When the d8b loses wordclock sync, 99% of the time it will lose all functions relating to digital I/O, resulting in no audio or audio only on one side of the L/R bus. You may also see one or more of the 26 LED meters light up all the way and remain there. You may also notice a flashing */? indicator in the upper right hand corner of the fluorescent display on the d8b. All these are signs of lost sync. You may experience one of them or all of them.
Note: Most likely--because no conversions (A-D or D-A) are required to do so--the console may still pass audio through any of its three analog 2-track inputs, and then out to its 2-track analog outputs. Don't be fooled into thinking wordclock must be working correctly for this to happen.
The Major Suspect
One ribbon cable in particular may be the cause of the problem, that is the ribbon cable which runs from the back-plane PCB to the Power Distribution PCB, which is mounted inside the console and connected to the “BFG” (Big Fricking Connector). If this ribbon cable moves at all, then power to the clock card may be interrupted and cause loss of sync.
The First Step
The first thing to try when sync is lost is to remove the clock card (stock or Apogee) and clean the contacts with a good brand of contact cleaner (Caig DeoxIT is highly recommended for this purpose) and then reseat the card. This may or may not cure the problem. This procedure can also be applied to the MFX/UFX or I/O cards, if you're suspecting trouble with them or you just want to try everything in order to get back to making music.
A few things happen during this process:
- 1. The contacts are cleaned
- 2. The card is reseated and a better connection may take place
- 3. By reseating the clock card, the back-plane PCB is flexed a little bit. This is possibly the most important part of the process because it tends to reseat the ribbon cables into the back-plane PCB, and that may be all it needs.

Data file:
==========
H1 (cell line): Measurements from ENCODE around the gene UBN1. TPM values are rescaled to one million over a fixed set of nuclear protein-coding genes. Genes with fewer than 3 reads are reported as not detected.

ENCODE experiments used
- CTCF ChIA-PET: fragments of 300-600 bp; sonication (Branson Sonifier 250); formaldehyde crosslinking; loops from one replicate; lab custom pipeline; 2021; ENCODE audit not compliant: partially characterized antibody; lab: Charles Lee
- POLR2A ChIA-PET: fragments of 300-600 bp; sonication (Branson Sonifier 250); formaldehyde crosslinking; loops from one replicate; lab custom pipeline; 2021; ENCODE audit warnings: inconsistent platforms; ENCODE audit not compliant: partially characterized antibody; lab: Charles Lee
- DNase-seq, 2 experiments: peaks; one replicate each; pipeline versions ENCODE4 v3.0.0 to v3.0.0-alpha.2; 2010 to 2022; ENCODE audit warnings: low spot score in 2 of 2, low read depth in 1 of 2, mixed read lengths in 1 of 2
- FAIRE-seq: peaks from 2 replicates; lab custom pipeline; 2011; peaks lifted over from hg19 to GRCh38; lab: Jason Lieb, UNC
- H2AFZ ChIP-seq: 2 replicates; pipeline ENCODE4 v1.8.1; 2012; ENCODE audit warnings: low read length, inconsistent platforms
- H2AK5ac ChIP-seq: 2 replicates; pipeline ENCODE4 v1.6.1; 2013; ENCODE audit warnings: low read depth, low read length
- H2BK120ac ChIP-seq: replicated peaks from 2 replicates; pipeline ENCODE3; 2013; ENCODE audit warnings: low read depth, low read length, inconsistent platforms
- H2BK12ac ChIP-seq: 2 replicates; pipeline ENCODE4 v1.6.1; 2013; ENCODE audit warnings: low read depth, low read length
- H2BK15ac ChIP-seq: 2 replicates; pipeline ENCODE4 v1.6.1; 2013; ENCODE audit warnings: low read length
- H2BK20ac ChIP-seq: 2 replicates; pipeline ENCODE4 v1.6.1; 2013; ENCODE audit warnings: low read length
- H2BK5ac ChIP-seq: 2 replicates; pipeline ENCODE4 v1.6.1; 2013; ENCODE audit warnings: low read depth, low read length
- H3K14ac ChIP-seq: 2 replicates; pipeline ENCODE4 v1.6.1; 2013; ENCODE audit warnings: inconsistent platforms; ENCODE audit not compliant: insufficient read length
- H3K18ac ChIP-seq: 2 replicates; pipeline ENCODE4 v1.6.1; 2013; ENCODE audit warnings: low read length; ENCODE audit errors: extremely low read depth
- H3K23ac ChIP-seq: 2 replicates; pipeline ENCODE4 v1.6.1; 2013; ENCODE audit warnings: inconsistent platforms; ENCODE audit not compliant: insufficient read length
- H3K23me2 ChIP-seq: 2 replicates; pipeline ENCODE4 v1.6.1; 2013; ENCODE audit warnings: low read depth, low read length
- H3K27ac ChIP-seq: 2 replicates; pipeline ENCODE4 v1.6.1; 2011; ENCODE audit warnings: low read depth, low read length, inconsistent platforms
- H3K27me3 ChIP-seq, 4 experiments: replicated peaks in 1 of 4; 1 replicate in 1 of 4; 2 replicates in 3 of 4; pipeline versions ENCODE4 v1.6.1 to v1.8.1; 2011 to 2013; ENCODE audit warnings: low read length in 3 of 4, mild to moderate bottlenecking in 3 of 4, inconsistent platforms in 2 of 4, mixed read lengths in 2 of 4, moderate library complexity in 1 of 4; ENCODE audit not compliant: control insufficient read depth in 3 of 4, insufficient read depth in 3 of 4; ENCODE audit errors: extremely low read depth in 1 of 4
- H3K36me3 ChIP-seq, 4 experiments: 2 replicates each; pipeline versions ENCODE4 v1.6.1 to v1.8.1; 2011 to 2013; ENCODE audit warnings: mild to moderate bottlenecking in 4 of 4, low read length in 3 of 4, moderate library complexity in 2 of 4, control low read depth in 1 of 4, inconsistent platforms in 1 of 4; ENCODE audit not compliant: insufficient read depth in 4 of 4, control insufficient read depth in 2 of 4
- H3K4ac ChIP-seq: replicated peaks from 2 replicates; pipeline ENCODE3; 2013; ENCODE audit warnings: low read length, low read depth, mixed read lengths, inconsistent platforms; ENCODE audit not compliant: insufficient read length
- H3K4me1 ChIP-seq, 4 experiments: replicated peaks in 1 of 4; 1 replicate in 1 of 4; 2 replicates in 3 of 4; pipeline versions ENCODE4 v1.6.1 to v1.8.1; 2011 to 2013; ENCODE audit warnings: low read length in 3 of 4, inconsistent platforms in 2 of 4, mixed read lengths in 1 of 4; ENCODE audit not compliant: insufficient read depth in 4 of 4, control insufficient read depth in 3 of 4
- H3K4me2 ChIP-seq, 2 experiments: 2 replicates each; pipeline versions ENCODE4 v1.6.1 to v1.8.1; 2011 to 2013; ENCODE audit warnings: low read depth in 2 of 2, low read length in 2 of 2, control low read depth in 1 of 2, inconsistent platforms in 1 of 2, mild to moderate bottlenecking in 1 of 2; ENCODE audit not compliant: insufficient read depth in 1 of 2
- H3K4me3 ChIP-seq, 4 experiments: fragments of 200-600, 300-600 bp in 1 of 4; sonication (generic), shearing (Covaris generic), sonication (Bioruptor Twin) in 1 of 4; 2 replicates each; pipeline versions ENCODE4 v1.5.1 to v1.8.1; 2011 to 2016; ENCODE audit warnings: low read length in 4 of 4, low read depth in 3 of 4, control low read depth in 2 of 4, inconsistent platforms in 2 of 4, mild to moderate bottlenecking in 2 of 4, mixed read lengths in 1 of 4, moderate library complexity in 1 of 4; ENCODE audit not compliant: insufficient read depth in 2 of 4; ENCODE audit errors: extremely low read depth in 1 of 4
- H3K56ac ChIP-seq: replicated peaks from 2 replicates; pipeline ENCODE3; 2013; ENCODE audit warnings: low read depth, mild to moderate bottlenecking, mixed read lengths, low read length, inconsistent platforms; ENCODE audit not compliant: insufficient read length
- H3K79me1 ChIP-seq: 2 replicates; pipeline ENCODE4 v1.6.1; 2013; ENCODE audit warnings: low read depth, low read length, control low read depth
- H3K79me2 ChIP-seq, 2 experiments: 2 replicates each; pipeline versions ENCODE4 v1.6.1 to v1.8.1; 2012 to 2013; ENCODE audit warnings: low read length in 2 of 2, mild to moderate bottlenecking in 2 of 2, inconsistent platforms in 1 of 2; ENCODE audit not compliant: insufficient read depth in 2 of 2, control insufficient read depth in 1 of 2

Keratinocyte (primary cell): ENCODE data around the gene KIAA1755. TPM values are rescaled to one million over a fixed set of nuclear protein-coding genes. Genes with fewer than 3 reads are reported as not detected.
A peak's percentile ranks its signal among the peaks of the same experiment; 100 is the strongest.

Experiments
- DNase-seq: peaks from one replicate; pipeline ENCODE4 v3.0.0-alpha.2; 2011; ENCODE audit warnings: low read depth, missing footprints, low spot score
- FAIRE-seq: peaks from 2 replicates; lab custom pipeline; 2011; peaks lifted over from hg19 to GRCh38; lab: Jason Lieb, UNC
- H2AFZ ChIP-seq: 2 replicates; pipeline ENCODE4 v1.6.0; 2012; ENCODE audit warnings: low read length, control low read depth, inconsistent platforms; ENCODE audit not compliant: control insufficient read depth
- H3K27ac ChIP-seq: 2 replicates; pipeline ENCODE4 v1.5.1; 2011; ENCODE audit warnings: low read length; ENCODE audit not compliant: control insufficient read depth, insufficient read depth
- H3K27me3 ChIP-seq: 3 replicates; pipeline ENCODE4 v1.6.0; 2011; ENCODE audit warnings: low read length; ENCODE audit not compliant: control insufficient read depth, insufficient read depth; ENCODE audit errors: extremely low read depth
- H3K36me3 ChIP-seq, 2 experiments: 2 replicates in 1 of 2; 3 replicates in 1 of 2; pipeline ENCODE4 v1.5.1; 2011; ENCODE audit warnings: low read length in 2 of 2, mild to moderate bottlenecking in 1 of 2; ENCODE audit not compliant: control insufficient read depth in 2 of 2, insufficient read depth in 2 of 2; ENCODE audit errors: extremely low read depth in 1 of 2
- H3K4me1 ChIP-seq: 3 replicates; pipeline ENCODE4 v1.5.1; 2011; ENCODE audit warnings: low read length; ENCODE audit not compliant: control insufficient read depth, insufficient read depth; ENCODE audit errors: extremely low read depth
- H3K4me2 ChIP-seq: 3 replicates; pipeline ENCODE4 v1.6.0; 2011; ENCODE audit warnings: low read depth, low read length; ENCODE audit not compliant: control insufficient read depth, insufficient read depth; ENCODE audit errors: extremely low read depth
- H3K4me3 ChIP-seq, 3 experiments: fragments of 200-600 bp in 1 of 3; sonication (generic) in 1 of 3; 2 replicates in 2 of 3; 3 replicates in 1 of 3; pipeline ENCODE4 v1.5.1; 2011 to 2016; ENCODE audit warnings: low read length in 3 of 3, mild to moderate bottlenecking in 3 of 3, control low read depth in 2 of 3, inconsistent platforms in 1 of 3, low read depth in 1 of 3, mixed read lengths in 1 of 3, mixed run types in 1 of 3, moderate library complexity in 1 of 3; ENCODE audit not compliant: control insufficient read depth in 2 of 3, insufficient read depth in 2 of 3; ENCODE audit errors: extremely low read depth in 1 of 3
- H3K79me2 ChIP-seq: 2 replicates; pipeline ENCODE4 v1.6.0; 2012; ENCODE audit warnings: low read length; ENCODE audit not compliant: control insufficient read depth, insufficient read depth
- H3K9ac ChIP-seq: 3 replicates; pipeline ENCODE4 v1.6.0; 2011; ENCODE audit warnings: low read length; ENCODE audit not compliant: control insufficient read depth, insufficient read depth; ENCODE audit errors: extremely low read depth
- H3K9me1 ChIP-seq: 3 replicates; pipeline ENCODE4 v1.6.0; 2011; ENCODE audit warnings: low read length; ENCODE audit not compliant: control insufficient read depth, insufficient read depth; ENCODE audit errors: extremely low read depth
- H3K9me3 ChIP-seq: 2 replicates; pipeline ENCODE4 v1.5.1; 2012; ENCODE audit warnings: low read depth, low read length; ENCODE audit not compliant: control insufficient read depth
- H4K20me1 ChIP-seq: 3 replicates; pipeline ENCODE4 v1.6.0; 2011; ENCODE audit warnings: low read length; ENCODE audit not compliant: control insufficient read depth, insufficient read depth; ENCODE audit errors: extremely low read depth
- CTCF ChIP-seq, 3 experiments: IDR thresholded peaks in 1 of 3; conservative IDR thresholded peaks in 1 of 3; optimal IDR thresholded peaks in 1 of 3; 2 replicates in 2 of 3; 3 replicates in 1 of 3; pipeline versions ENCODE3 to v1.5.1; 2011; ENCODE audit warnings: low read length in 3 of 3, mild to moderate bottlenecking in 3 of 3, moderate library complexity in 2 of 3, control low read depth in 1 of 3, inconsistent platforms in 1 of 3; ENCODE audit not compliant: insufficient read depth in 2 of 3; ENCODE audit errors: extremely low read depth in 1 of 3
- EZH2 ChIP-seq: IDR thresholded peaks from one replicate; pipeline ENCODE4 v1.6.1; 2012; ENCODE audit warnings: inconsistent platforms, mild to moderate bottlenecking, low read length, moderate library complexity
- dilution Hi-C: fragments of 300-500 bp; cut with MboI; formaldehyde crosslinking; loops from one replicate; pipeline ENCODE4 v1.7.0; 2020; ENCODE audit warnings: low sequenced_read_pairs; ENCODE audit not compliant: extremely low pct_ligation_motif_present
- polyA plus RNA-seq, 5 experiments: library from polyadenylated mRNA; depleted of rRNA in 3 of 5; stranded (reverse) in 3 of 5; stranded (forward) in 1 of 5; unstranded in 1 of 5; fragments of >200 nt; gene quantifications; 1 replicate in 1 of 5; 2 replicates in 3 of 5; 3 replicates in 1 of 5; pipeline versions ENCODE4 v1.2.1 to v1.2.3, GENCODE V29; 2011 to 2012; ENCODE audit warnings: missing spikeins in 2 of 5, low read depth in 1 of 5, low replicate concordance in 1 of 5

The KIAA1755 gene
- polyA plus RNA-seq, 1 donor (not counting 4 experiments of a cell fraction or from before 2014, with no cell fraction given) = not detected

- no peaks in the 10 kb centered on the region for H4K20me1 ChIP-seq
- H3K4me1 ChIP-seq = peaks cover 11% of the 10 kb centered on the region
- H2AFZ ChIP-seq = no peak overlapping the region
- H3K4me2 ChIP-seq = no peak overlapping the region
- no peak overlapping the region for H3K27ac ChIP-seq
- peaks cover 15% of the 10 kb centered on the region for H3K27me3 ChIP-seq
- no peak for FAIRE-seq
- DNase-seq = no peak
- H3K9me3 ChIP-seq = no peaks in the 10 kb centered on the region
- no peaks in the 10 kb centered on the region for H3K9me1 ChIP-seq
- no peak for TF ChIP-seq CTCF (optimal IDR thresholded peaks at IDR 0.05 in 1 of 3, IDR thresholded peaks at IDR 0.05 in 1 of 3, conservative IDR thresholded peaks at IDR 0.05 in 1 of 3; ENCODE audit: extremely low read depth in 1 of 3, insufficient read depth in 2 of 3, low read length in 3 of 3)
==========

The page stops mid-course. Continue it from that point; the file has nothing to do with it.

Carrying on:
This procedure may, at least temporarily, fix the problem regarding loss of sync. If it does, excellent. If, however, you soon find that you are losing sync again, a slightly more difficult procedure (and not for the faint of heart) may be necessary.
This procedure is not hard if you are technically, mechanically and electronically inclined, but you will have to dive in where few have gone before. In doing this, precautions absolutely MUST be taken to avoid damage to parts in the d8b that are prone to damage from ESD (electrostatic discharge).
You must first ground the d8b, and then ground yourself to either the d8b or the ground that you have grounded the d8b to. If you do not feel comfortable working with electronics and are not aware of the standard precautions that must be taken, don't proceed by yourself. Either get someone who does understand electronics to help you, or have it done by a competent service engineer. The tech support people at Mackie will be happy to recommend an authorized repair shop in your area.
If you do decide to take this on, getting to the ribbon cables is actually quite easy.
- 1. Disconnect the d8b from its power source.
- 2. Carefully lay the console on its face, either on a cushion or blocked up so that the faders don't take all of the weight. It's a good idea to move the faders to their maximum position so that the elbow rest and not the faders are bearing the weight.
- 3. Remove the screws holding the bottom cover and set them aside in a safe place.
- 4. Remove the bottom cover.
- 5. Once you've removed the bottom cover, make sure to ground the d8b and yourself to a good ground source. A cold water pipe (not hot water) is normally a very good grounding point.